‘Tesla’ Sundance Movie Review: The Prequel to Your Car
Ethan Hawke IS Nikola Tesla. That should be enough of a selling point, but this irreverent history of the birth of electricity has even more to enjoy than a celebrity portrayal of the historical figure.
There is real information about the inventor in this movie but it’s much more about the experience of being Nikola Tesla. Today people may take him for granted as one of the fathers of electricity now that they named an electric car after him, but it wasn’t easy being Nikola Tesla.
Googling Nikola Tesla
The film opens with period appropriate Ethan Hawke in a 19th century suit with that mustache. Then his wife Anne Morgan (Eve Hewson) greets the viewer in modern day with a MacBook computer. She offers to explain Tesla beyond the Google search you could doc. As such, she both narrates and manipulates the film.
You’ll see his rivalry with Thomas Edison (Kyle MacLachlan) and his partnership with George Westinghouse (Jim Gaffigan). Actress Sarah Bernhardt (Rebecca Dayan) also engages Tesla’s services. The film follows his experiments and discoveries, including the Tesla coil and the execution of William Kemmler using the first electric chair, but those are the Google parts. The other parts are more fun.
He broke the rules. So does his movie.
Michael Almereyda’s film covers the historical facts of his discoveries, and the procedure of acquiring funding and implementing it. Morgan also tells stories that never happened. Tesla and Edison have childish feuds that probably convey the spiritual truth of their rivalry, but involve food fights.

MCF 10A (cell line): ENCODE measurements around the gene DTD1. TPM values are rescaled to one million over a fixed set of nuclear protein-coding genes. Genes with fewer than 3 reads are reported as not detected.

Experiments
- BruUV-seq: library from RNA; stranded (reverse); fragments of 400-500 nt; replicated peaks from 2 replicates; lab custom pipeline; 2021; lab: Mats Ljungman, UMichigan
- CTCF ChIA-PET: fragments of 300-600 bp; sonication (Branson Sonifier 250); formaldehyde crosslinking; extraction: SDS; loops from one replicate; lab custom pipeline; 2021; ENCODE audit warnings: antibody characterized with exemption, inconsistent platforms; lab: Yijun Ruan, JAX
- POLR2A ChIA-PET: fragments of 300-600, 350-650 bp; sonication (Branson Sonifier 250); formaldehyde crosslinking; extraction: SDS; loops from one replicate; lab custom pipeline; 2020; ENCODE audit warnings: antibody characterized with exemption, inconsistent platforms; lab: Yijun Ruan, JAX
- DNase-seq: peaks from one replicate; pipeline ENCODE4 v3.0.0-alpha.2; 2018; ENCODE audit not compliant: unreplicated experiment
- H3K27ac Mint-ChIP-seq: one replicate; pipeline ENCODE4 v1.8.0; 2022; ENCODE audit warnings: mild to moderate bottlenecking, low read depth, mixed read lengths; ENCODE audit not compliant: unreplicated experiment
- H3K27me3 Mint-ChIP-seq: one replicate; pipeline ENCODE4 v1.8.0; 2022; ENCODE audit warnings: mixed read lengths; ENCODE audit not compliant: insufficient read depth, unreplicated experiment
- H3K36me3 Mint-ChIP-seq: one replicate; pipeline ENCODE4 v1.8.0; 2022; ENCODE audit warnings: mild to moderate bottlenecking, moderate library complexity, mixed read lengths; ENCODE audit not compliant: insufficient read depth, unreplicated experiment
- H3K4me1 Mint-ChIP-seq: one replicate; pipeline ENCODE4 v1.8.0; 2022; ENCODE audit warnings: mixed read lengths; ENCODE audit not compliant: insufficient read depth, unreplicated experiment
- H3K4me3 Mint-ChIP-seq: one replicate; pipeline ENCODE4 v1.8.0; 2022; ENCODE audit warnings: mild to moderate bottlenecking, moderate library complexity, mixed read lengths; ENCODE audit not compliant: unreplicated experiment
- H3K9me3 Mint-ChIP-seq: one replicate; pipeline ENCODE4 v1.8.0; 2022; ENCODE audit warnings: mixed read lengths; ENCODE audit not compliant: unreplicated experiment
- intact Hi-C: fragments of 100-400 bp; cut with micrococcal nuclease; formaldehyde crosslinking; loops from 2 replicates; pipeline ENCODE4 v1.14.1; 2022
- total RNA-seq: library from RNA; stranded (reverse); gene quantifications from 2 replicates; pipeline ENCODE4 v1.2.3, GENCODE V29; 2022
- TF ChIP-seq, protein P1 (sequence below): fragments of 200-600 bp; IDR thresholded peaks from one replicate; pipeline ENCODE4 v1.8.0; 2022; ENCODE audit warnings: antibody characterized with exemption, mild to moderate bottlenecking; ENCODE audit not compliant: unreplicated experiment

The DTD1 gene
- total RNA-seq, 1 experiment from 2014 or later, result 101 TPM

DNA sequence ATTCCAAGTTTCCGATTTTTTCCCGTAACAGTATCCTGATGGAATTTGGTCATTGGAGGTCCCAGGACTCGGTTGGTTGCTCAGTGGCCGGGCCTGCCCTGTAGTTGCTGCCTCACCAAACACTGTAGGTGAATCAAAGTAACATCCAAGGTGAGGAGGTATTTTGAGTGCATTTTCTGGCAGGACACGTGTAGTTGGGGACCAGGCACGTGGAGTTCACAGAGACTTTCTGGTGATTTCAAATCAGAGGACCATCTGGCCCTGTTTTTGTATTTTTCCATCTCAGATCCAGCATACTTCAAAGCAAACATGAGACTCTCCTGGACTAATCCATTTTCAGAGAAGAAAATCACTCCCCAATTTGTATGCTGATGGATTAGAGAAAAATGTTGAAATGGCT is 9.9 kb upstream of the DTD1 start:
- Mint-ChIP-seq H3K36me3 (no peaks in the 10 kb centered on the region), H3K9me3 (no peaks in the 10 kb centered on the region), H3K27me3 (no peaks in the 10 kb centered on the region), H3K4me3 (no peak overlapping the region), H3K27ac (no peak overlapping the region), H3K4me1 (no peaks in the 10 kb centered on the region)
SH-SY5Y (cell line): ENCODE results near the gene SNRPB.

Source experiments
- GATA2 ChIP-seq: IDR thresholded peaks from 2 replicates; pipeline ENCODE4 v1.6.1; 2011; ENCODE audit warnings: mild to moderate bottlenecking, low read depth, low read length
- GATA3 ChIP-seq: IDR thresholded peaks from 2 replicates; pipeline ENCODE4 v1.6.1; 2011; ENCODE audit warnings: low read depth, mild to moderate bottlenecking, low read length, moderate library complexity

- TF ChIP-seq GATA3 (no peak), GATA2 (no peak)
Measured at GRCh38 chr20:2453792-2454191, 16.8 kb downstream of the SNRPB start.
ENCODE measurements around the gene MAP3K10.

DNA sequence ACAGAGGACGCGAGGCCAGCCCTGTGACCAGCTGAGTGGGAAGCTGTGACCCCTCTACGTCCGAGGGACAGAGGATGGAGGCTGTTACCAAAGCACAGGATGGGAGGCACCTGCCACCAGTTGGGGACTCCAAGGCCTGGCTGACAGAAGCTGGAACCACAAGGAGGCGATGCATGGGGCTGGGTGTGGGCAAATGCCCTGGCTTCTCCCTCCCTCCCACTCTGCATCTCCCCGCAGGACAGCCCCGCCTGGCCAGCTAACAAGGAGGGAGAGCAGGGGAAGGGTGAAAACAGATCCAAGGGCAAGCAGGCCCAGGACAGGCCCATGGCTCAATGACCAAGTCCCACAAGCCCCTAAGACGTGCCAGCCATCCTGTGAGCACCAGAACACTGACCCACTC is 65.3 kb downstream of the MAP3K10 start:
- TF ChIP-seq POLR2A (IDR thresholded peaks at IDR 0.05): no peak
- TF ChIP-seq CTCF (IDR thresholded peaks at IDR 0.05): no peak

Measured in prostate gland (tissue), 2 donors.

There are plenty of scenes full of authentic period detail and then there are scenes where Ethan Hawke stands in front of a screen projecting farmland with horses. Sometimes it’s not even a screen, it’s just a theatrical set like a play. In one scene he’s standing in front of a black and white drawing of a waterfall while they spray water on him. Yet the literal history and the impressionistic history blend together seamlessly.
Hawke even does a karaoke song in the Tesla voice. By that point the movie has earned it. It also helps explain the science. A viewer may not understand the difference between alternating current and direct current, but the artistic demonstrations of Tesla’s discoveries distinguish them from Edison’s.
Who was Nikola Tesla?
Ethan Hawke plays Nikola Tesla as a quiet man. When he speaks, it’s slowly and deliberately. He sings that way too. At one point early in the film, he admits to Morgan that he’s thinking all the time. He can’t turn it off and that makes it hard for her to connect with him.
Any introvert can relate to that. Tesla’s inventions are as groundbreaking as Edison’s but the schmoozing involved is harder for him. His work should speak for itself, but there is always a social component. Perhaps that’s why the karaoke song works, because it’s so random it’s Tesla’s impression of what gregarious people do.
No movie, no matter how historically accurate, is a totally factual document of history. A documentary isn’t even completely, since the editing process adds manipulation. It’s certainly a valid approach for films to try to tell an accurate linear history, even if they must composite characters and consolidate events. Given the nature of film, it’s fun to see a film like Tesla fully embrace the format of cinema to create an unorthodox Nikola Tesla biopic.